## Euphemisms as pointers?

Today's Dinosaur Comics:

The mouseover title: "for my next trick, i'm turning a four-dimensional hypercubical linked list, which is a concept i just made up, into allegory".

T Rex's "euphemism" analogy is misleading — which is fine, it's a comic…

The point of a euphemism is to avoid the negative associations or social censure associated with the term it replaces. The (main) point of a pointer is to avoid the space and time needed to copy a (potentially large) chunk of digital stuff, instead just giving its address. (Or more abstractly, providing a "reference" to it.) Thus a pointer is more like an abbreviation or initialism, or a pronoun, or for that matter just a word, which are all ways of saving communicative space and time.

Are there better computer-science analogies for "euphemism"? The first few things that come to mind don't really work. For example, anonymization may involve using arbitrary but unique identifiers in order to avoid potential negative consequences of explicit naming — but in that case, the whole point is to prevent others from knowing who is being referenced, while listeners or readers generally understand the reference of a euphemism.

Wikipedia's page on "Pointer (computer programming)" may be useful for those who aren't already familiar with the term.

Update — the best idea so far comes from Rick Rubenstein in the comments:

In many languages and architectures, a reference is something like a euphemism for a pointer: underneath, it's really a pointer, and we all know it's a pointer, but a reference is more acceptable in polite company (a.k.a., a modernish high-level language). The ugly truth will surface in the end, though. (Famously Java, a pointer-free language, constantly throws Null Pointer Exceptions.)

Those not already informed can check out the Wikipedia page on "Reference (computer science)", as well as the results of a search for {java null pointer exception}. (Though in fairness, maybe it should be called "null reference exception"?)

1. ### David said,

July 26, 2022 @ 5:14 am

If you want to do bit operations on a double-precision floating-point number, which your compiler may consider obscene, you can store the number in a union of double and char[], then tweak the bits in the char array.

[(myl) Nice use of "obscene". But a union type explicitly names both types when it's declared, and (depending on the language) specific cases generally require a special syntax that's different from a non-union use of one type or the other, right?]

2. ### Philip Taylor said,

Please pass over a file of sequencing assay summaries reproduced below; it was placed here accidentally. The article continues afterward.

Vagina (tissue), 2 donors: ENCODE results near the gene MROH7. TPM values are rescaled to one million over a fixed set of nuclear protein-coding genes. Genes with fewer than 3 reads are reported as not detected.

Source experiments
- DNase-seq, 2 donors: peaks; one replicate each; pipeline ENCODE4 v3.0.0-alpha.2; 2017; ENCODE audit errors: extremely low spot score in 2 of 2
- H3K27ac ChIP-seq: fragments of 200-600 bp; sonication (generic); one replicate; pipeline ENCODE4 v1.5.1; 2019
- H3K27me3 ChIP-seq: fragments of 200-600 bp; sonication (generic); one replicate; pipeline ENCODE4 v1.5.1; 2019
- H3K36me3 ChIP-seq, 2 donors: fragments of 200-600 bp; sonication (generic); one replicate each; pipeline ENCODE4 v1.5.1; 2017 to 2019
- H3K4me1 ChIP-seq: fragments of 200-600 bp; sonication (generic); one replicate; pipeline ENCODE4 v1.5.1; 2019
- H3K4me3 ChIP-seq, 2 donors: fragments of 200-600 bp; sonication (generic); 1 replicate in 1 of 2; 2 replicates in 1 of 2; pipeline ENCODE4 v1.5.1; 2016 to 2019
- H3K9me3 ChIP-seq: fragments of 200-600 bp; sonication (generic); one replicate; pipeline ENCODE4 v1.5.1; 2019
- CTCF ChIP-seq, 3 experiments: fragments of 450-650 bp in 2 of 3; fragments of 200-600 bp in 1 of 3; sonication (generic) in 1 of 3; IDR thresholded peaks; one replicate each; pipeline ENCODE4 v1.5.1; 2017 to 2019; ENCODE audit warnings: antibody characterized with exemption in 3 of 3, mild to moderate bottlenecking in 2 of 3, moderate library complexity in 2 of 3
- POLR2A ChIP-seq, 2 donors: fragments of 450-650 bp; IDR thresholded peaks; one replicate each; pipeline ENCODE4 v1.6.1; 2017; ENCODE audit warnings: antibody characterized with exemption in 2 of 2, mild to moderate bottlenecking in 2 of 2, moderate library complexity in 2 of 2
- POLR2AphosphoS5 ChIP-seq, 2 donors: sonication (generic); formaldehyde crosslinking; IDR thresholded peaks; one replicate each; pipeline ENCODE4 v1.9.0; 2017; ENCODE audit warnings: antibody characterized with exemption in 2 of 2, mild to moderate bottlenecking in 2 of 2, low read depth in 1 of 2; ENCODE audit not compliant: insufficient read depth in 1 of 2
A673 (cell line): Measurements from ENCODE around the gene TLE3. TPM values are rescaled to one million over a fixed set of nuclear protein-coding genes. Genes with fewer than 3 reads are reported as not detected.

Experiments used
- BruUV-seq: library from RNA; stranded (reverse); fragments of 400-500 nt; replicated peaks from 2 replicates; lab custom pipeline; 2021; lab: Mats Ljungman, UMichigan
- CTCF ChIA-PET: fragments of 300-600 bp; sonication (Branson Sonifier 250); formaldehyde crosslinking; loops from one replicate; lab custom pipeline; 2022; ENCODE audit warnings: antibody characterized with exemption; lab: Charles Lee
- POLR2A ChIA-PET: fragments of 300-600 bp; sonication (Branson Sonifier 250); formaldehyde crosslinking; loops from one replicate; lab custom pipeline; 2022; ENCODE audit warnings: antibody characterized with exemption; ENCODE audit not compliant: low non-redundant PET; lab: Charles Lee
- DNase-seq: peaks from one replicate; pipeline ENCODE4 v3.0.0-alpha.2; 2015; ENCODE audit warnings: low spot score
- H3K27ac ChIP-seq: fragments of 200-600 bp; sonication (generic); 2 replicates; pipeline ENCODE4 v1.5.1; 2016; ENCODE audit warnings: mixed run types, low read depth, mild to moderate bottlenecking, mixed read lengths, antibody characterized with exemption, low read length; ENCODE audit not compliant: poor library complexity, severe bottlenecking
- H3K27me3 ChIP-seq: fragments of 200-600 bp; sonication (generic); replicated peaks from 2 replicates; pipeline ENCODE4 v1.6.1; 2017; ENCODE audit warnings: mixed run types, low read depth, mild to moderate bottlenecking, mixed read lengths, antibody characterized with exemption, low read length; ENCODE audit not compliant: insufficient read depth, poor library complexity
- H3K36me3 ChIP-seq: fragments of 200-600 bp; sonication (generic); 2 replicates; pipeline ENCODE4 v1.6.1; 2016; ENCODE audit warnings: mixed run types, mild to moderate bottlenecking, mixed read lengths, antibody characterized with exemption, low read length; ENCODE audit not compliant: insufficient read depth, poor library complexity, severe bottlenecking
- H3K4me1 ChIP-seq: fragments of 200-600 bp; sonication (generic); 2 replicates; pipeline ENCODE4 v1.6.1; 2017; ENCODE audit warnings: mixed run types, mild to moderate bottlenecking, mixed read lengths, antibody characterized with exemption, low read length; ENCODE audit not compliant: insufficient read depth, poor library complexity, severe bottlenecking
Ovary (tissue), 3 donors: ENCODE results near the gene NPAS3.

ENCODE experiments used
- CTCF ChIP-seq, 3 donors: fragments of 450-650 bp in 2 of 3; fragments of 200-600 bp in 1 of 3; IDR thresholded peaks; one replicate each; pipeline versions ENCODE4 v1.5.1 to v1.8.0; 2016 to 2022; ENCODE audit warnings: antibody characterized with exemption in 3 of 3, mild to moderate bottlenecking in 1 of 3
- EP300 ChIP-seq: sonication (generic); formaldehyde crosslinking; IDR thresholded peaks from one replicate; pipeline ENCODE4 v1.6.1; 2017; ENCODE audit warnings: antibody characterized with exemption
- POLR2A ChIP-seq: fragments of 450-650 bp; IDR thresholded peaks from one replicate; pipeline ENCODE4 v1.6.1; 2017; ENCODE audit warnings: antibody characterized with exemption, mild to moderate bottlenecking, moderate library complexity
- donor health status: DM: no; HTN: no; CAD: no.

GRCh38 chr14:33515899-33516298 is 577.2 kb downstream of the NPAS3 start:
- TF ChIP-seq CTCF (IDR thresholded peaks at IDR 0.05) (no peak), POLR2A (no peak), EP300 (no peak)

July 26, 2022 @ 5:21 am

"The (main) point of a pointer is to avoid the space and time needed to copy a (potentially large) chunk of digital stuff, instead just giving its address" — I would respectfully disagree. IMO, the (main) [purpose] of a pointer is to gain read/write access to a (potentially large) chunk of digital stuff through a simple name, whereas if one copies it one gains only read access.

REF WHATEVER pointer = field OF row [index] allows read/write access to the RHS via the simple name 'pointer', whereas :

WHATEVER pointer := field OF row [index] allows only read access via that same name.

Furthermore, one may have pointers to pointers (vital in handling linked lists) and even pointers to pointers to pointers — more levels are generally believed never to be required.

[(myl) True — but with call-by-value rather than call-by-reference, you can always return a modified value and let the caller replace it if they want, with similar potential costs in space and time. Thus if the code were (schematically)

X = fix(X)


X is updated independent of whether fix() gets it by reference or by value. Anyhow, none of the analogous issues arise with euphemisms.

And at this point we've graduated from being excessively literal-minded to a more exalted plane of nit-picking…]

3. ### KeithB said,

July 26, 2022 @ 7:42 am

I think inheritance is more of a fit for a euphemism.
You get all the naughty bits, but get to add your own innocuous ones, which become a "new" class.

4. ### Michael W said,

July 26, 2022 @ 7:43 am

There are probably euphemistic programming styles, where a technique is used without explicitly naming it due to some manager's dislike of it, though that's just using the word normally.

In automated testing, there is the concept of a 'mock' or 'stub', in which something is used to provide an interface to interact with only for the purpose of the test. This is typically done to isolate the code under test, but often as not to also avoid overhead with some system. A common one would be to use a partially-filled in-memory database instead of connecting to a slower one that would be used in production.

That's kind of like a euphemism, except the terms that exist are already adapted fairly well and fit the concept better. Here 'mock' is in the sense of imitation, and terms such as 'fake' or 'dummy' get used in a similar context. Maybe a 'euphemism' might indicate a mock that is a better implementation of the code it's replacing?

5. ### Tal Cohen said,

July 26, 2022 @ 7:53 am

Aliasing is closer to euphemism than pointers are; using a different name to refer to the same value. And in many cases, aliasing is achieved through pointers.

https://en.wikipedia.org/wiki/Aliasing_(computing)

But this, too, is not a great analogy.

6. ### YG said,

July 26, 2022 @ 8:35 am

Calling a euphemism a pointer is an addlepated way of defining it. At worst, it lights up a programmer's eyes with a misconception. I disagree that it can be brushed aside as a comic. This way of explaining things should go the way of the dinosaurs.

7. ### pmg said,

July 26, 2022 @ 10:04 am

> Are there better computer-science analogies for "euphemism"?

Third time lucky…